To further strengthen the case for the woodland historian to believe Hembury is of ancient origin we must remember that boundaries were often marked by trees different to the norm within the wood, and were often managed differently by pollarding or layering. The assumption then is that whilst Hembury was for much of the late-medieval to post-industrial period managed for oak underwood, the boundaries were marked by species other than oak.
To conclude, there is no text titled 'A History of Hembury Woods' (though i wish there was) there is only informed guesswork using historical knowledge of British woods generally, and any available documentation. The true purpose of this blog has been to highlight that a tree as rare as Pry is a clue (among many, all taken together) to allow the woodland historian to be able to say that Hembury Woods can be classed as being an ancient woodland site.
Its very rarity is what makes the presence of Small-leaved lime in a wood one of the most reliable 'indicators' of ancient woodland there is, especially if found alongside Wild service tree (Sorbus torminalis) and Midland or Woodland hawthorn (Crataegus laevigata). The historical importance and regional distribution of these tree species is living woodland history. It should not be messed with....but of course it is. So, to conclude, here is an afterword.DO NOT PLANT SMALL-LEAVED LIME OR WILD SERVICE TREE IN EXISTING WOODLAND.
I shall leave it to the experts to say why.'It is counterproductive to plant rare trees, whose value lies in their being rare and meaningful: every small-leaved lime or service planted arbitrarily into a hedge or wood diminishes the wonder and meaning of pry and service.'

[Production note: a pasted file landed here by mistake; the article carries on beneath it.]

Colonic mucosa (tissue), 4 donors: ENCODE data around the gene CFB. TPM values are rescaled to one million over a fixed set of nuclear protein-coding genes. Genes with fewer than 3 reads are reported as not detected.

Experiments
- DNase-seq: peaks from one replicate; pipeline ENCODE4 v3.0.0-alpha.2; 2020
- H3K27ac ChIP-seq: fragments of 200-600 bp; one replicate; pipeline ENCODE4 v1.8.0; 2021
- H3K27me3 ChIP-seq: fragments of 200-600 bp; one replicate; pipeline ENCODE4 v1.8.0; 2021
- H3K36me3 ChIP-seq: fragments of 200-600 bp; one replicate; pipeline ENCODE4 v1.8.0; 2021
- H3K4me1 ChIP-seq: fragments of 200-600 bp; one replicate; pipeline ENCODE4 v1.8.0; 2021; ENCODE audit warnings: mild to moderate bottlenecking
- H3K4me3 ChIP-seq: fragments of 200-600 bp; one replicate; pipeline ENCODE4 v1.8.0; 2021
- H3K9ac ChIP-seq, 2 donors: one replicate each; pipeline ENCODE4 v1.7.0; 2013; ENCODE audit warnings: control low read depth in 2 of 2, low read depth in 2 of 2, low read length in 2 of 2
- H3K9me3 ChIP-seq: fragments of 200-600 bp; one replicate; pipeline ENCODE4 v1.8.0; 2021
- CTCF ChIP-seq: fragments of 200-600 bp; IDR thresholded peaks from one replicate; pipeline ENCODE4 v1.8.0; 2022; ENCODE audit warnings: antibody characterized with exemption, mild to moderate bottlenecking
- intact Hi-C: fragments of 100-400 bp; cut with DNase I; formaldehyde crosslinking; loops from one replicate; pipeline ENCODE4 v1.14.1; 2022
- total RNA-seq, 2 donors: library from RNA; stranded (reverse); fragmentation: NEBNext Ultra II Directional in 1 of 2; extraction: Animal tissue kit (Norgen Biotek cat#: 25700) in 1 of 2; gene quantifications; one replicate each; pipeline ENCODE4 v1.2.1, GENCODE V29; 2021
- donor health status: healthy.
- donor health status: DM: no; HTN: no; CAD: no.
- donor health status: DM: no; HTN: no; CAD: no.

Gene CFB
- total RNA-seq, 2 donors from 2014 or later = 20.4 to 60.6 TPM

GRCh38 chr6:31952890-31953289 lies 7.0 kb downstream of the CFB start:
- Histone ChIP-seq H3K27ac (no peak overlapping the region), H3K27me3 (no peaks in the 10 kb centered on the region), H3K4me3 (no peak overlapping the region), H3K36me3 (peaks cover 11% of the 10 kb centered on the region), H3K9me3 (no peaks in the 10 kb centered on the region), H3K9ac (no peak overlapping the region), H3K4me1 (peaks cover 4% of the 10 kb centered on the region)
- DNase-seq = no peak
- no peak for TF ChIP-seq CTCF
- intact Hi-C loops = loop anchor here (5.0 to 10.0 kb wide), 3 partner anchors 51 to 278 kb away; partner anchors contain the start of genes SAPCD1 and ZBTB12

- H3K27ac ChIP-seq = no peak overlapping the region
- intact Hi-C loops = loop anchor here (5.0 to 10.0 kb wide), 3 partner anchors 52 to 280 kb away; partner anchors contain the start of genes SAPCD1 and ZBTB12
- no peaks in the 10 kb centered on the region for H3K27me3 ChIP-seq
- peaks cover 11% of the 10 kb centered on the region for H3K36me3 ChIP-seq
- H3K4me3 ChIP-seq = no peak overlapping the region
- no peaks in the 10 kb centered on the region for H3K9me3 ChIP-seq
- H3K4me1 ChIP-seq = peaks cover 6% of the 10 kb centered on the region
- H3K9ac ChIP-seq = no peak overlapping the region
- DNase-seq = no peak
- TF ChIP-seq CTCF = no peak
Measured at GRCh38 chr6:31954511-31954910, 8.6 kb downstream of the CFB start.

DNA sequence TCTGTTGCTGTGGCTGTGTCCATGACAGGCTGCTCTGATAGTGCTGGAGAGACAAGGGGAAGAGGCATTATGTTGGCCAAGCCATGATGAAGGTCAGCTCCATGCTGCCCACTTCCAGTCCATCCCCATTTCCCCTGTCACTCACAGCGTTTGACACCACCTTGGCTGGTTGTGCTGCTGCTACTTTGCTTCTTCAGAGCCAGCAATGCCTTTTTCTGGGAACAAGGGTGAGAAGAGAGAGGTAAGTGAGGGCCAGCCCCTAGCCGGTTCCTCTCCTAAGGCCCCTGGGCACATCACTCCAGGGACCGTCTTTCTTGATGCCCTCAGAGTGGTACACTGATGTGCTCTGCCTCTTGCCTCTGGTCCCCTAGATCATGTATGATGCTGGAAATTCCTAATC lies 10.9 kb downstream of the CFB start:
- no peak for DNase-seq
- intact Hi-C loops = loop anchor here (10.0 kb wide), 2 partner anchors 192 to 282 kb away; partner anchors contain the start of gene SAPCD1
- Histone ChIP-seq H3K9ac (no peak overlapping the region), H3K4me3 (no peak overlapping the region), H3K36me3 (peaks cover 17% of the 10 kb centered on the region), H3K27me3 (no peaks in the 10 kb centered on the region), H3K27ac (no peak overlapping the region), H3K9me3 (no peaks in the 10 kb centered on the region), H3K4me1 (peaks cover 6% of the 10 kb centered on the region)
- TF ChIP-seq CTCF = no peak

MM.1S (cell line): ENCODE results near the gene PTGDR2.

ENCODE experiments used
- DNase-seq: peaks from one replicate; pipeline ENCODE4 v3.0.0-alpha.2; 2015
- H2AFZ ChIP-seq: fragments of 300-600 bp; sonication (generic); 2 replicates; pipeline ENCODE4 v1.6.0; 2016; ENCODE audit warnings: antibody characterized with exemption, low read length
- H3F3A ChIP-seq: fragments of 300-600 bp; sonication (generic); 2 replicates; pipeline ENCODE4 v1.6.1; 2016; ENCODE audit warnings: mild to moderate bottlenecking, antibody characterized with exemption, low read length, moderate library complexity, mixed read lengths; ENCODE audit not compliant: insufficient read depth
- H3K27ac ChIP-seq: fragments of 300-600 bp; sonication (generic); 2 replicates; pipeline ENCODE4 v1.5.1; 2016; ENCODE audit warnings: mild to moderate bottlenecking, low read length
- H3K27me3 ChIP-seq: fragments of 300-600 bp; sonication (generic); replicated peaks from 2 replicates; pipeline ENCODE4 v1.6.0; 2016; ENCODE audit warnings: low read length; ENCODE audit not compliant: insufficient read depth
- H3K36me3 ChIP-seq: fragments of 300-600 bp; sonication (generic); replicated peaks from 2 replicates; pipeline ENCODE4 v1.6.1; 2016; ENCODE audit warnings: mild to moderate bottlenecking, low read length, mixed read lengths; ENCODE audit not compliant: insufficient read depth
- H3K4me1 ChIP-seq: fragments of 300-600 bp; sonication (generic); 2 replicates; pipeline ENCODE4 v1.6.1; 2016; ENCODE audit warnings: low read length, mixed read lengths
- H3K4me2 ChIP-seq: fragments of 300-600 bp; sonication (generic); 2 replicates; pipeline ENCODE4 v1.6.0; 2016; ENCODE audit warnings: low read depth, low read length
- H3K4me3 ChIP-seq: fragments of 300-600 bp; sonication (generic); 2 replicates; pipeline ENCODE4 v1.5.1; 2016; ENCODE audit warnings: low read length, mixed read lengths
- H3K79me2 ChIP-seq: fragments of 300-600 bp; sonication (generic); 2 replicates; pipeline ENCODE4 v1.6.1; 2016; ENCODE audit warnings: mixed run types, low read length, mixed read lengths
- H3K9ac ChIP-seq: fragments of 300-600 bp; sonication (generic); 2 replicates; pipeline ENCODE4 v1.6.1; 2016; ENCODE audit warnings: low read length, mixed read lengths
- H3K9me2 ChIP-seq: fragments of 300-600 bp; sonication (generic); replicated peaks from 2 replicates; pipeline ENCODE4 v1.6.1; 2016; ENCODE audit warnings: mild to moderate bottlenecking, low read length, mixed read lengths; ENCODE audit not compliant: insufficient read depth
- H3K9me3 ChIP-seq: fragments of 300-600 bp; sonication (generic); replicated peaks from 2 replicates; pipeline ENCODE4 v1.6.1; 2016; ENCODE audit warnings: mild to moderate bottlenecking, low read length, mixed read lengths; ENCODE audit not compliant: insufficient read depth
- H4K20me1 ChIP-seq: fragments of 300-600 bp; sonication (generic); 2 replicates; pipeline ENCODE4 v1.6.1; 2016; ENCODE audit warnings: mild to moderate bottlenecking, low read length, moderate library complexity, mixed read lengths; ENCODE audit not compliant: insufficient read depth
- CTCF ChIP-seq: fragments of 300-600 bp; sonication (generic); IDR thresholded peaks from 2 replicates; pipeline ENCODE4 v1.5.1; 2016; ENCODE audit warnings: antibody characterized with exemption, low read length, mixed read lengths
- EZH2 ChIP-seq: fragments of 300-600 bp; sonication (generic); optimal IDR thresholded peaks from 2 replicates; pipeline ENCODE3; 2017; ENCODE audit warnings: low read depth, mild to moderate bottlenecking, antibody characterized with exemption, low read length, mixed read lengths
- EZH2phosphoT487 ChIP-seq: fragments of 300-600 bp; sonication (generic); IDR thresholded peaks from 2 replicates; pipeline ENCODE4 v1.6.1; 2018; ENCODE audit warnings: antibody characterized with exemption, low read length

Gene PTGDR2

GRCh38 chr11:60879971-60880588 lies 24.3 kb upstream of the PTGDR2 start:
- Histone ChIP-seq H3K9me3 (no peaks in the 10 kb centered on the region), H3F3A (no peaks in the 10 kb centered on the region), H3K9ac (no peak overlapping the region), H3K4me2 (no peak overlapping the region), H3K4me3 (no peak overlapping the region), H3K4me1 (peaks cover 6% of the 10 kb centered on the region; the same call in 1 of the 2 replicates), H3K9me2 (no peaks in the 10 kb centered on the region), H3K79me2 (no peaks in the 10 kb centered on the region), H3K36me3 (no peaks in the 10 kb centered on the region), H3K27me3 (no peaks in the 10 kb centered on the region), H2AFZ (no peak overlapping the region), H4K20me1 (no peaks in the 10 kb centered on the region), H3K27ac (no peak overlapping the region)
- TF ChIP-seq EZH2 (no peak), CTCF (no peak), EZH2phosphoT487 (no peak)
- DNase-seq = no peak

Trees and woodland in the British landscape by Oliver Rackham (1976)
'.....widespread and unrecorded 're-introduction' of, say, lime and service would eventually destroy these species as sources of information about the long-term effects of people on the environment.'
Natural woodland by George Peterken (1996)
The whole point to all this is that as rare as Pry and Wild service are, their current status as ancient woodland relict's is what makes those that have survived, and the woods they grow in, so special.
As Oliver Rackham says in Woodlands (2006) on the tree-planting craze that gripped even the conservation organisations '...there was no thought that the natural distribution of lime and service might have meaning and be worth protecting'.
If you get the impression i am no fan of tree planting then you're damn tooting! Definitely a future blog.
Tuesday, 7 September 2010
Friday, 3 September 2010
Thursday, 2 September 2010
The Retail team laid on a fantastic array of items and plants for sale, and finished the day having taken just over £1000! The staff at Castle Drogo ran a number of activities for children, with a few aimed at gleaning information for our "Design for Life" project. These included building your own model castle out of Lego.
We also ran free cheek art for children throughout the day, and many children (and staff) went home with bees, flowers, butterflies etc painted upon their faces.